5G And The New Era Of Fraud And Gaming
5G is a revolutionary technology that many believe will solve some of the previous challenging clouding the internet. In a world where speedily-evolving technology is creating many new attack avenues for exploitation by cybercriminals, fraud prevention and protection have taken center stage.
The coronavirus pandemic has just made it worse, with the United States Federal Trade Commission receiving over 223,000 Covid-related online scam and fraud claims as of October 21, 2020.
For the firms that are trying to remain in the black; particularly the communication service providers (CSPs) and all their networks of vendors; combating fraud has become a primary priority and a fight that has become quite challenging with the entry of 5G.
The entry of 5G was a welcomed arrival by all of the firms that wanted their applications to capitalize on huge volumes of complex data and to run fast and efficiently. Nonetheless, this new technology has brought with it a fair share of cyberattack risks.
Reports indicate that the cost of fraud to CSPs in 2017 reached almost $30 billion and analysts believe that 5G might make that number considerably large.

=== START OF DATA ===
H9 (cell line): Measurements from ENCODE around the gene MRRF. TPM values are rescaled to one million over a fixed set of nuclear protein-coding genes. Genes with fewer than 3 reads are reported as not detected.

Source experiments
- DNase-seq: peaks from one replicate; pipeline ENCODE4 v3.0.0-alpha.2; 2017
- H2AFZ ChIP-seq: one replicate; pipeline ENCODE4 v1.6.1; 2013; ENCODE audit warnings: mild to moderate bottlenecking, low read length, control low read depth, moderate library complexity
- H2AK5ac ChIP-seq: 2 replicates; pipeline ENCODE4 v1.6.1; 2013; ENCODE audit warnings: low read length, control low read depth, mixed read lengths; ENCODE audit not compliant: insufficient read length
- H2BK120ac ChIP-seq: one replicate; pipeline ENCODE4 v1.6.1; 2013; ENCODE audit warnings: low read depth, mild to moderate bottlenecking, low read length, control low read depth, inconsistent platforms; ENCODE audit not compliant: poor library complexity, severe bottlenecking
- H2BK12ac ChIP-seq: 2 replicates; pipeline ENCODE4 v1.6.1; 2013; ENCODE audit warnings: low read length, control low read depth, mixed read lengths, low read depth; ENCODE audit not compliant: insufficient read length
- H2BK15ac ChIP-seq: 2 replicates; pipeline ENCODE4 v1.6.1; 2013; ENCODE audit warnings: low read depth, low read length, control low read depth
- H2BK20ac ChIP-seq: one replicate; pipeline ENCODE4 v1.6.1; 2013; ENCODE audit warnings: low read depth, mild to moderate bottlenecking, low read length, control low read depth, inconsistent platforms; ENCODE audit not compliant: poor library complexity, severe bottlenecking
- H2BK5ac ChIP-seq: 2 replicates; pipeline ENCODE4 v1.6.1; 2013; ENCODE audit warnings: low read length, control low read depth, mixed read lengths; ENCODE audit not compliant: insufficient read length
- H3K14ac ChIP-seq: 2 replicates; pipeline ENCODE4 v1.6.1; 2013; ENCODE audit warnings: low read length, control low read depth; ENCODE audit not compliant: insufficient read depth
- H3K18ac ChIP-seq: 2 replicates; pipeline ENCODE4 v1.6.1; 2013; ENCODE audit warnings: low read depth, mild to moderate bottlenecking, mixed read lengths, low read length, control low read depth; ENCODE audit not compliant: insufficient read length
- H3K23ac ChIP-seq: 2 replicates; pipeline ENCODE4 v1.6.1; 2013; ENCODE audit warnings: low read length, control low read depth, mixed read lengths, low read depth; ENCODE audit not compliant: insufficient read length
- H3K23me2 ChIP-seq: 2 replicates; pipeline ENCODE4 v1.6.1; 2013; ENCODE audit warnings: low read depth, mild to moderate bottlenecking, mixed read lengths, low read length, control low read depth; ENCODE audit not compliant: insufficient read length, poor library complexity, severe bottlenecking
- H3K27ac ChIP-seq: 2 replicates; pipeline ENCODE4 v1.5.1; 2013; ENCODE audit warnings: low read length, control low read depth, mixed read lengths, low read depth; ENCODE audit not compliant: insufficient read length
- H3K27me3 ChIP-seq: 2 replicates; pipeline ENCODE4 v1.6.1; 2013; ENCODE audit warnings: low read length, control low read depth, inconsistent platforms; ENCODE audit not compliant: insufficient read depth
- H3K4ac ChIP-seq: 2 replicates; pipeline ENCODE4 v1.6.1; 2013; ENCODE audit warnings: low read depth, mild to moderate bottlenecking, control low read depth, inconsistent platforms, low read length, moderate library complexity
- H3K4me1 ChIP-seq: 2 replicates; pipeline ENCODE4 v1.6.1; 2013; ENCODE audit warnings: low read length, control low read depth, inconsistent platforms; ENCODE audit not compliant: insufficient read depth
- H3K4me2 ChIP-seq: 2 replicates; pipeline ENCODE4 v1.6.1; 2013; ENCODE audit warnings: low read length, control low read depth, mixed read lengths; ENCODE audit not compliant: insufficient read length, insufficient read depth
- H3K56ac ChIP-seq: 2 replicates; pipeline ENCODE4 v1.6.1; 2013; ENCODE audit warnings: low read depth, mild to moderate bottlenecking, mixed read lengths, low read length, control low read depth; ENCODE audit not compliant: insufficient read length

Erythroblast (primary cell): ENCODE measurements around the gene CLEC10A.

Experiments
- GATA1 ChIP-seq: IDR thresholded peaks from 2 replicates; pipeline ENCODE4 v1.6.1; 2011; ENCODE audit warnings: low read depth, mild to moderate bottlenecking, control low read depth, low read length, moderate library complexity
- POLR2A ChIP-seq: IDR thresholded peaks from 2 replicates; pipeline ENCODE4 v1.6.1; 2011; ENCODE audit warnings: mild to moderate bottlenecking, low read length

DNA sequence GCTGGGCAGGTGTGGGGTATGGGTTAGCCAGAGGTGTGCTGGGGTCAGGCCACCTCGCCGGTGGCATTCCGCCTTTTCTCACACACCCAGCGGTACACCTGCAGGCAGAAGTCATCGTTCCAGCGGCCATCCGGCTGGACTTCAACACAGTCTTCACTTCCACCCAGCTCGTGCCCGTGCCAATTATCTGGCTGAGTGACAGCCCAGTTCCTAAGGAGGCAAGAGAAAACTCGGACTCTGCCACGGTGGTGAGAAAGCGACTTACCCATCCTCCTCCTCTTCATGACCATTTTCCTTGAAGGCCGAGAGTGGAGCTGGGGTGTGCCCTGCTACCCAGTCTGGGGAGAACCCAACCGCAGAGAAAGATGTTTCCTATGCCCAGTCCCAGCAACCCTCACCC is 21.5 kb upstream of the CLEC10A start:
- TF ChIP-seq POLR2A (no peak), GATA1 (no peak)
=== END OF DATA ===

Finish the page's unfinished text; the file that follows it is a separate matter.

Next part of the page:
5G, IoT, And Telco Fraud
When taking into context the potential power of 5G, it is advisable to think about it with the Internet of Things (IoT) in mind. The challenge is not quite the fifth generation of the mobile network and its growing capabilities to support one million devices per square kilometer; it is the proliferation of IoT-based networks and devices that will utilize 5G in communicating with one another.
Notably, the 4G network supports 100,000 devices per square kilometer. This increase in the total number of connected devices and sensors will create many new channels to capitalize on data and intelligence that surrounds data. But, the additional deployed devices also offer a bigger attack surface for the cybercriminals to hijack IoT devices and execute DDoS attacks, like the case of the infamous 2016 Dyn cyberattack.